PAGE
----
The "he" Bethan referred to was recently retired Det. Chief Inspector Gareth Davies, who had dropped Penny off at the main gate of Gwrych Castle a couple of hours ago. They'd agreed he would collect her when she was ready to go home, and although he'd offered to pick her up at the volunteer staging area beside the dark green shipping container, she'd insisted she wanted the fifteen-minute walk to the main gate, saying the exercise would do her good. He had suggested a stop at a friendly pub on the drive home to Llanelen and she'd been looking forward to that.

"We can take your statement later, Penny," Bethan said. "But put me in the picture, if you don't mind. Just tell me briefly how you came to find the body." As Penny finished explaining how she'd tried to follow the fox and ended up at the kennels, a tall, fit man in his late fifties entered the stable yard. Gareth Davies put a reassuring arm around Penny's shoulders.

"And there he was," Penny concluded.

"All right?" he asked her. She nodded.

Bethan, as the chief investigating officer, seemed about to say something to him, then caught herself as if she thought better of it. Gareth glanced at the mouth of the kennel, and then turned away. He raised an eyebrow at Bethan and when she nodded, indicating they had her permission to leave, Gareth picked up Penny's art supplies and the two set off.

As they approached his car, Gareth glanced at the black pickup truck that had been parked a little farther down the road, facing the castle gates. He unlocked the passenger door of his vehicle for Penny, and when she was seated, told her he'd be right back.

He headed toward the truck and without touching it, walked slowly round it, peering in each window.

He then turned his gaze up to the sweep of the castle buildings and finally returned to his own car.

"I expect you've been here before," Penny said as he got in.

"Oh, yes, many times," he said as he started the car. "I was brought here in the 1960s when I was a boy. It wasn't in such a ruinous state, of course. In fact, it had been turned into one of Wales's top tourist attractions, although there was something sad and undignified about that — like making a beautiful animal do something unnatural in a garish costume. Bears riding bicycles. Elephants giving rides to tourists. That sort of thing. A miniature train gave kiddy rides, there was a chamber of horrors and even jousting tournaments. The sorts of activities that passed as a great day out for the family, back in the day. And what had once been the library was converted into a sleazy nightclub at some point. And visitors were allowed to wander all over the house. One room, I remember, had a clockwork canary in a little cage. You put a sixpence in the slot and the canary would sing. Can't remember who owned the property at the time, but it passed out of family ownership just after the war, I believe. Such a shame it was allowed to fall into this terrible state of disrepair."

"That's what everybody says when you mention Gwrych Castle. 'What a shame.' Heartbreaking, really. Especially when you compare it to other properties of the same age that have been beautifully and lovingly maintained."

She turned round in her seat to look back at the castle as they drove off. "It's a very romantic style," said Penny, resuming a forward-facing position. "In older photographs you can see how lovely it was. And I really like the way it's laid out in a linear style, not square. The way it's set into the hillside and just goes on and on, a chain of towers, walls, and buildings."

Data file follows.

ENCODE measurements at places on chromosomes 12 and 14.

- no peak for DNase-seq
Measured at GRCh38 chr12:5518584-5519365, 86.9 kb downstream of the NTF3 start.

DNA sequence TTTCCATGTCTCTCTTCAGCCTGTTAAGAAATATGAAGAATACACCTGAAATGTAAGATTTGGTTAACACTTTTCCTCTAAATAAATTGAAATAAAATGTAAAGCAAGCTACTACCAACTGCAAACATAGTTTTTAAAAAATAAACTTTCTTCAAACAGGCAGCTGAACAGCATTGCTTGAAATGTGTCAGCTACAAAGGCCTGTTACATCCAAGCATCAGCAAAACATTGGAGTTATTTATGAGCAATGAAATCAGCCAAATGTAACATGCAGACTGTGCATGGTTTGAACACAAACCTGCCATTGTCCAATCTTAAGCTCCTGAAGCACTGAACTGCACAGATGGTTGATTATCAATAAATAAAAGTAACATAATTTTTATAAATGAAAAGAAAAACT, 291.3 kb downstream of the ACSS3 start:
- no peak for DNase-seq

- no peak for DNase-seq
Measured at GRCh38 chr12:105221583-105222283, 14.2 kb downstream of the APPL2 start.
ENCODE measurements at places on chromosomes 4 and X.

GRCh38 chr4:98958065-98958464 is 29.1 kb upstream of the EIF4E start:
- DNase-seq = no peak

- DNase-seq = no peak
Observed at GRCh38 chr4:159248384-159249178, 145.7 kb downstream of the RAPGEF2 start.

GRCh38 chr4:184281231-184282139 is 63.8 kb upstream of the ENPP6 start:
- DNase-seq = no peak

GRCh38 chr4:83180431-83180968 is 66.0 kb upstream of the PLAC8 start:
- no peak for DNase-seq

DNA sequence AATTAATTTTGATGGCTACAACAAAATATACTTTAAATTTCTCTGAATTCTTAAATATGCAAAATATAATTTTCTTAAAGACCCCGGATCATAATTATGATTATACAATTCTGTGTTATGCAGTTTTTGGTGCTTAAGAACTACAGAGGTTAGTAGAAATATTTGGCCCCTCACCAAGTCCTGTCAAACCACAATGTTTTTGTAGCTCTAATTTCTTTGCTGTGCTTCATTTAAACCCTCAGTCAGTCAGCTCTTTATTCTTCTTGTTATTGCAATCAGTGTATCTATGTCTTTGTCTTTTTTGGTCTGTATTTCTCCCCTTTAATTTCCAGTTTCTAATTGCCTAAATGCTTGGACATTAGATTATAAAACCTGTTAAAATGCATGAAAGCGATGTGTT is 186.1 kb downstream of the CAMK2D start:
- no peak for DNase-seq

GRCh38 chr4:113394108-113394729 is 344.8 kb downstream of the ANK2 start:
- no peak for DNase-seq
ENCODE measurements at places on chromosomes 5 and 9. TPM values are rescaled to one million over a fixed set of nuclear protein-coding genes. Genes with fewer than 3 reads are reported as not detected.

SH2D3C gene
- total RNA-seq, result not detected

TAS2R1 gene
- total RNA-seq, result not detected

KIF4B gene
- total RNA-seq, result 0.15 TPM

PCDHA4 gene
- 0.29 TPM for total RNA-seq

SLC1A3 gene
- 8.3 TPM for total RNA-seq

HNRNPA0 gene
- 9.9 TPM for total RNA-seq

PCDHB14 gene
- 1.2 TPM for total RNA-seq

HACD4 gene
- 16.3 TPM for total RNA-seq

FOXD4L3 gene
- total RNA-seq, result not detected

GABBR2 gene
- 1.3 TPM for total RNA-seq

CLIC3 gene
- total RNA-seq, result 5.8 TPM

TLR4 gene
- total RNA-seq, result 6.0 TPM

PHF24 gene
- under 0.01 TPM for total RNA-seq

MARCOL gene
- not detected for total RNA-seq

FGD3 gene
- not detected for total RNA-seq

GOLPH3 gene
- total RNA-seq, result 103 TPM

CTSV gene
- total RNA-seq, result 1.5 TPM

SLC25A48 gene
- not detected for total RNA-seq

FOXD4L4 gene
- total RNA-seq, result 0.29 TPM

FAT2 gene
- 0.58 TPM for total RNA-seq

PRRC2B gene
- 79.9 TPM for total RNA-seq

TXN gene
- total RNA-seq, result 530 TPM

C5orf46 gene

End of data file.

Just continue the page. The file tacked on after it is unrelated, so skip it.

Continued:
"Of course, it's not really a castle," said Gareth. "At least not in that medieval meaning of a fortified residence for a king. It's one of those magnificent country houses built by very wealthy people."

"Do you know much about its history?" "A little. I have a personal connection to it."

"Oh, right. I suppose as a police officer you were called out here many times. Vandals and trespassers and so on."

"Well, yes, there is that. But my real connection to the property is family. My grandmother came here when she was fifteen to work as a seamstress. She hemmed the sheets, embroidered the monograms on the linen, made quilts, and mended the family's clothes."

He broke off speaking as he downshifted for a turn and checked for oncoming traffic.

"You can imagine how important this estate once was to the local economy, both while it was being built and afterward, in the running of it. It was like a self-sustaining town. There was even a brewery."

"Did your grandmother tell you much about what life was like here? It must have been wonderfully grand in its heyday."

"She probably tried to talk to me about it, but I'm afraid I wasn't really interested. Boys don't care about that sort of thing, do they? Of course, now that I'd really like to hear about it, she's gone." He glanced at his companion. "What would you like to do now? Do you still want to stop in at the pub, or would you rather just go home?" "I think I'd just like to go home."

"Right. I'm sorry your painting excursion ended so unpleasantly."

"Me, too. I was enjoying it. I do so many landscapes; the castle's buildings and walls make a nice change. I like the challenge of getting the perspective right."

* * * Half an hour later they pulled up in front of Penny's cottage on the edge of Llanelen, a picturesque market town in North Wales. Gareth carried in her painting supplies, set them down in the entranceway, and held out his arms.

"It's a real shock, finding a body like that," he said over the top of her head, and then released her. "Can I get you a brandy?" She shook her head. "No, just a cup of tea."

"You sit down, get comfortable, and I'll make it."

She led the way into the sitting room and sat on the sofa while Gareth continued on into the kitchen and rattled about with the tea things. He returned a few minutes later and set the tray on the low table in front of the sofa, poured a cup and handed it to her.

She accepted it with a smile. "I guess when you spend a long time in the police service you learn how to make a decent cup of tea."

He returned her smile. "I guess you do."


Excerpted from Murder Is For Keeps by Elizabeth J. Duncan. Copyright © 2017 Elizabeth J. Duncan. Excerpted by permission of St. Martin's Press.